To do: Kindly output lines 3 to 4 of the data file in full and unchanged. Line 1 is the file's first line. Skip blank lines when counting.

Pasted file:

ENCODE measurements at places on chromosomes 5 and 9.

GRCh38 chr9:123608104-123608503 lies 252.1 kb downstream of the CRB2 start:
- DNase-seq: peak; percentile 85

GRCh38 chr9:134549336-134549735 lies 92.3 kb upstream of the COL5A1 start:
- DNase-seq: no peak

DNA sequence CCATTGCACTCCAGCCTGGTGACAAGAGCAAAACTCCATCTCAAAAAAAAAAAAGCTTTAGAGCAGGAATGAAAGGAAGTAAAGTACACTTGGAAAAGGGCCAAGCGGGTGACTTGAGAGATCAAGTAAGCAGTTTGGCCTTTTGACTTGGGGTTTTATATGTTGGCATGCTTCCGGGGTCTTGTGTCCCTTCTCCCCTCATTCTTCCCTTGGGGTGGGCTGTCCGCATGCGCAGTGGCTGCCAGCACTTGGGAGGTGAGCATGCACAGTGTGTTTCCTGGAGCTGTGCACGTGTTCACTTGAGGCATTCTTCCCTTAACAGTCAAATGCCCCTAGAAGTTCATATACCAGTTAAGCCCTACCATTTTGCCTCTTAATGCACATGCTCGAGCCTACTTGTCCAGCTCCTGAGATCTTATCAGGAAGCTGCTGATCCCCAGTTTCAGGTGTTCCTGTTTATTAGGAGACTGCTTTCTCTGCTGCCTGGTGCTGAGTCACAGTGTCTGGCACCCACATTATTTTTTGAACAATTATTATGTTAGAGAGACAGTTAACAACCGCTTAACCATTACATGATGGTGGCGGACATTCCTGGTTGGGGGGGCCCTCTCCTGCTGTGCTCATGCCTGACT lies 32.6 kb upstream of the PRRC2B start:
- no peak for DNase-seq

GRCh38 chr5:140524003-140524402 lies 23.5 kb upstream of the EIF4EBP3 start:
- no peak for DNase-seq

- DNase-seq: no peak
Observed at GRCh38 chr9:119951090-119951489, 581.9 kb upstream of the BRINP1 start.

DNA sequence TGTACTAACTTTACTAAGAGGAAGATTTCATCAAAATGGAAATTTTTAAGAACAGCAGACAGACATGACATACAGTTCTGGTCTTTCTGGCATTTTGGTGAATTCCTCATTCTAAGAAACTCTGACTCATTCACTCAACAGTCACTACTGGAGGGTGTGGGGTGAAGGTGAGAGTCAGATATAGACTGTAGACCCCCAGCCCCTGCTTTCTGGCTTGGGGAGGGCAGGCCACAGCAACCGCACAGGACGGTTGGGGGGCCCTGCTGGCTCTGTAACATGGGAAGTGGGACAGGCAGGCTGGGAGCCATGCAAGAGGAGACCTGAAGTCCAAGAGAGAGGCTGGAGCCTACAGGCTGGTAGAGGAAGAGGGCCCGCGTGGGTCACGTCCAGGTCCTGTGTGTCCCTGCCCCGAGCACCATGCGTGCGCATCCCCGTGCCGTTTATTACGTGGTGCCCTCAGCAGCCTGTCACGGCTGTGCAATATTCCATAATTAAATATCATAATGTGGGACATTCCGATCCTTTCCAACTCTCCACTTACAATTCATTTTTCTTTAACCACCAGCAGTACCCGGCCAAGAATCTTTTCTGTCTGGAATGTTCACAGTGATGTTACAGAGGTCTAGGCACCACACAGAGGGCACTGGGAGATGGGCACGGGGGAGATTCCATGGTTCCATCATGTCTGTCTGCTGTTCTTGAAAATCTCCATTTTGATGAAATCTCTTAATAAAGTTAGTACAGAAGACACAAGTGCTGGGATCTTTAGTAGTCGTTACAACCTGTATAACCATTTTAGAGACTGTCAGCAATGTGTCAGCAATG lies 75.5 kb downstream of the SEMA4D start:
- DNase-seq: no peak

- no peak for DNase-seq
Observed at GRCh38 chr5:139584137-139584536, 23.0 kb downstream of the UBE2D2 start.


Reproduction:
- DNase-seq: peak; percentile 85

GRCh38 chr9:134549336-134549735 lies 92.3 kb upstream of the COL5A1 start: